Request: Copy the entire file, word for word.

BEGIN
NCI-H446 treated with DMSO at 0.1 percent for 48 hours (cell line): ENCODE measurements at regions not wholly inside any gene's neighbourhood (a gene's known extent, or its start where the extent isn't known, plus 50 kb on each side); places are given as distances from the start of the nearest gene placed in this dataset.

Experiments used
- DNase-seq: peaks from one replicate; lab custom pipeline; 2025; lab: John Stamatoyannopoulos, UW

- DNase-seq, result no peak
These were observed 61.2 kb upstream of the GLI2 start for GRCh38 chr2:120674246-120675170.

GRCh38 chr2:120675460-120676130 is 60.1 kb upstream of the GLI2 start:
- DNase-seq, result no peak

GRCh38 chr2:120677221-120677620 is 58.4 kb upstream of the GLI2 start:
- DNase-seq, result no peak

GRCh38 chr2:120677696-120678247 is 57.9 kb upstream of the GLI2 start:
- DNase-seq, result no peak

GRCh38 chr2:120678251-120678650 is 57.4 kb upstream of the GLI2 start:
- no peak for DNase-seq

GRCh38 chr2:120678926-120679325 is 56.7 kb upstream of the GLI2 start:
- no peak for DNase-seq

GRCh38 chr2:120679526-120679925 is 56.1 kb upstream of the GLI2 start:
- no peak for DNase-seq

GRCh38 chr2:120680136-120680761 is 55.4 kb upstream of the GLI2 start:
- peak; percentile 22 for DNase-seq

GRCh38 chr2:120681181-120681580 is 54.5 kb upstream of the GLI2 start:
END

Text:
NCI-H446 treated with DMSO at 0.1 percent for 48 hours (cell line): ENCODE measurements at regions not wholly inside any gene's neighbourhood (a gene's known extent, or its start where the extent isn't known, plus 50 kb on each side); places are given as distances from the start of the nearest gene placed in this dataset.

Experiments used
- DNase-seq: peaks from one replicate; lab custom pipeline; 2025; lab: John Stamatoyannopoulos, UW

- DNase-seq, result no peak
These were observed 61.2 kb upstream of the GLI2 start for GRCh38 chr2:120674246-120675170.

GRCh38 chr2:120675460-120676130 is 60.1 kb upstream of the GLI2 start:
- DNase-seq, result no peak

GRCh38 chr2:120677221-120677620 is 58.4 kb upstream of the GLI2 start:
- DNase-seq, result no peak

GRCh38 chr2:120677696-120678247 is 57.9 kb upstream of the GLI2 start:
- DNase-seq, result no peak

GRCh38 chr2:120678251-120678650 is 57.4 kb upstream of the GLI2 start:
- no peak for DNase-seq

GRCh38 chr2:120678926-120679325 is 56.7 kb upstream of the GLI2 start:
- no peak for DNase-seq

GRCh38 chr2:120679526-120679925 is 56.1 kb upstream of the GLI2 start:
- no peak for DNase-seq

GRCh38 chr2:120680136-120680761 is 55.4 kb upstream of the GLI2 start:
- peak; percentile 22 for DNase-seq

GRCh38 chr2:120681181-120681580 is 54.5 kb upstream of the GLI2 start: